The fully human monoclonal antibody PAT-SC1 is specific for an isoform of CD55 (decay-accelerating factor) designated CD55PAT-SC1. This antigen is expressed in the majority (80%) of gastric cancers (GCs), and the antibody induces tumour cell-specific apoptosis in vitro as well
as in vivo. PAT-SC1, therefore, has been deemed promising as a therapeutic agent. Here, we describe the results of an academic clinical study performed in a neoadjuvant setting with resectable GC patients. Patients undergoing treatment for GC between 1997 and 2001 were tested for CD55PAT-SC1
expression. Fifty-one resectable patients that tested positively received a single administration of 20 mg PAT-SC1 48 h prior to surgery. They underwent standard surgery with either subtotal or total gastrectomy with bursectomy, omentectomy and a modified D2-lymphadenectomy, aimed
at R0 resection. Primary endpoints of the present study were to evaluate side-effects of the PAT-SC1 antibody treatment and to evaluate histopathological effects such as tumour regression and induction of apoptosis. Long-term survival was a secondary endpoint. Administration of PAT-SC1 appeared
safe with only reversible side-effects according to WHO grade I and II. Despite the lowdose of the antibody, 81.6% of the patients showed signs of increased apoptosis within the primary tumour and 60% showed signs of tumour cell regression. Comparison of the 10-year survival rates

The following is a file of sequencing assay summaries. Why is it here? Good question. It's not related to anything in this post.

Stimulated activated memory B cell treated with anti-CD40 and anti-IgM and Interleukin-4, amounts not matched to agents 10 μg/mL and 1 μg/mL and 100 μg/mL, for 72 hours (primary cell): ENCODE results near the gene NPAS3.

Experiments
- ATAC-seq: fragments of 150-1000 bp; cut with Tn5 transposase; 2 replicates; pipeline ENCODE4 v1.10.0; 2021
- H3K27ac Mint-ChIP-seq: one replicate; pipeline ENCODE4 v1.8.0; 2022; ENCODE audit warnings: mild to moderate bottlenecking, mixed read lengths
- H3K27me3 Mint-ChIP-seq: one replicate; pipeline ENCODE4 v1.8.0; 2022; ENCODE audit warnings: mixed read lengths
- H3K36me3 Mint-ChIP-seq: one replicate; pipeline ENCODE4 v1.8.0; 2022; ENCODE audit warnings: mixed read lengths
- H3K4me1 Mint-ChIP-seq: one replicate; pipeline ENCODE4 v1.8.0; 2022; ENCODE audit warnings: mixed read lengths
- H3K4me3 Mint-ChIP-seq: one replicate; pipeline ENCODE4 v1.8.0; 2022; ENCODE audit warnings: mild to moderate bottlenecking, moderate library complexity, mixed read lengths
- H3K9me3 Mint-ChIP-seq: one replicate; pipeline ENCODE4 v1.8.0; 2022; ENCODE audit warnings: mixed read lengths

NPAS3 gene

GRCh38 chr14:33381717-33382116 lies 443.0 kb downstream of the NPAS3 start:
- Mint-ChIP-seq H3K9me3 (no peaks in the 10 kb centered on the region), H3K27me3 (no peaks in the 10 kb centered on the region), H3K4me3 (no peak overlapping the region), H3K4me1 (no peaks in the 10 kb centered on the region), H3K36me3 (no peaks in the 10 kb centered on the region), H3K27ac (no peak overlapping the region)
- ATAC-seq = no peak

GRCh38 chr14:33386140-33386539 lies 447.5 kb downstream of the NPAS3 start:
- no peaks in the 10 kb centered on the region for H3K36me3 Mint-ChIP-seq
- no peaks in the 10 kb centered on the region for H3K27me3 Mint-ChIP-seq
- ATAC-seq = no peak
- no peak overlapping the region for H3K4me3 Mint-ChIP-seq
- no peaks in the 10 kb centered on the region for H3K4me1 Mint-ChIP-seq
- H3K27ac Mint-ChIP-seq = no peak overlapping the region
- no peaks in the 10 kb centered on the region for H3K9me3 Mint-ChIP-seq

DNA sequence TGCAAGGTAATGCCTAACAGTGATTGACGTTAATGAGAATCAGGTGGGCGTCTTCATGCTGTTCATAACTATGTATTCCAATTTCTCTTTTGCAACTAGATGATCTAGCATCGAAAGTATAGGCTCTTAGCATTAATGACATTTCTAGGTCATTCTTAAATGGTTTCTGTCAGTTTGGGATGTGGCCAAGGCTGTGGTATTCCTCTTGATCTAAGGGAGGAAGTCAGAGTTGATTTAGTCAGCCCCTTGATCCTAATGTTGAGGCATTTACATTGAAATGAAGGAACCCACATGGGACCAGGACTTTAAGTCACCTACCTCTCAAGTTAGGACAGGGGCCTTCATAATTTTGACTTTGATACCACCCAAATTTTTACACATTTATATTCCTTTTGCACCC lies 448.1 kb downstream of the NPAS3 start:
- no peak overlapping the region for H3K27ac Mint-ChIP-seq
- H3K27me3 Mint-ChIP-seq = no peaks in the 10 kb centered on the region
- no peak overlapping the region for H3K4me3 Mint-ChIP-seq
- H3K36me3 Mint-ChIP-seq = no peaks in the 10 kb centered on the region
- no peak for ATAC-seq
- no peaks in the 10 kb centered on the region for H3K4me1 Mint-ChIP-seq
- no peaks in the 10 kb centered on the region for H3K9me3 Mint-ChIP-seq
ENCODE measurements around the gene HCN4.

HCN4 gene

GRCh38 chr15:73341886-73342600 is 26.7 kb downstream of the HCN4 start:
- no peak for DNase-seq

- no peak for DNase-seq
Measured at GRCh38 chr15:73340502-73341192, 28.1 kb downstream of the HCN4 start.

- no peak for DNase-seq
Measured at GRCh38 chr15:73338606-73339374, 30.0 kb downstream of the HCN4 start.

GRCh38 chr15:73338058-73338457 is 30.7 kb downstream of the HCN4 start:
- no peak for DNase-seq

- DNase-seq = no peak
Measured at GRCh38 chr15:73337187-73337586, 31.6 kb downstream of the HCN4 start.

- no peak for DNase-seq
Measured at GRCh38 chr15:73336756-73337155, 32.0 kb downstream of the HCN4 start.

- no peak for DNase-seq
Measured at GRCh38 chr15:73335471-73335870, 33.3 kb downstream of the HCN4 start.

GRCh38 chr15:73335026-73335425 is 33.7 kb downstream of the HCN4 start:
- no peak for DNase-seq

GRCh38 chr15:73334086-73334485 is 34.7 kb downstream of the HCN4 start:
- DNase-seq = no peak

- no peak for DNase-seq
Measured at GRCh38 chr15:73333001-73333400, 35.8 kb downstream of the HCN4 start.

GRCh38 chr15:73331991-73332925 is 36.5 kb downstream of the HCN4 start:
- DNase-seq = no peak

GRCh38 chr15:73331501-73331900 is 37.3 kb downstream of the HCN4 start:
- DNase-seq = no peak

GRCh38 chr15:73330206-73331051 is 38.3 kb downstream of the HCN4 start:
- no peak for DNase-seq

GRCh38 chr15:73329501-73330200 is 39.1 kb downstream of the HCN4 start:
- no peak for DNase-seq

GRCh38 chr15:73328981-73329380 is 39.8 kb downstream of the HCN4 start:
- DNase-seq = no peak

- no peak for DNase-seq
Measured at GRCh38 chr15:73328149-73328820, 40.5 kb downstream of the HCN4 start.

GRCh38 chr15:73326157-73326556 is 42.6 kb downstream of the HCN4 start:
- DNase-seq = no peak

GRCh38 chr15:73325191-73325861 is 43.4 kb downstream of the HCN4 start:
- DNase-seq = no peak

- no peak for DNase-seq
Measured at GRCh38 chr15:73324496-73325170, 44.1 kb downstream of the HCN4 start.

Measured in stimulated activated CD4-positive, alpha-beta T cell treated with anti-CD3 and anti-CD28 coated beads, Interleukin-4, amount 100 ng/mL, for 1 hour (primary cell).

of the R0-resected CD55PAT-SC1-positive patients treated with the PAT-SC1 antibody with a historical collective of R0-resected CD55PAT-SC1-positive patients not treated with PAT-SC1 indicated a survival benefit in the treated patients. Furthermore, comparison of the patient survival of CD55PATSC1-positive
vs. CD55PAT-SC1-negative groups suggested that CD55PAT-SC1 antigen expression is an independent predictor of poor survival in a Cox regression analysis. Antibody PAT-SC1 may be a useful additive therapeutic agent in the treatment of patients with CD55PAT-SC1-expressing GCs. In combination
with radical standard surgery, PAT-SC1 given as an adjuvant or neoadjuvant immunotherapeutic agent induces apoptosis in tumour cells which may improve survival of these patients. Because of the human origin and its specific binding to the CD55PAT-SC1 antigen, PAT-SC1 was well tolerated in
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Document Type: Research Article
Patrys GmbH, Würzburg, Germany
Allgemeines Krankenhaus, Hagen, Germany
Department of General, Visceral, Vascular and Pediatric Surgery, University of Würzburg, Würzburg, Germany
Institute of Pathology, University Hospital, University of Würzburg, Würzburg, Germany
Sana Kliniken Ostholstein GmbH, Eutin, Germany
March 1, 2014
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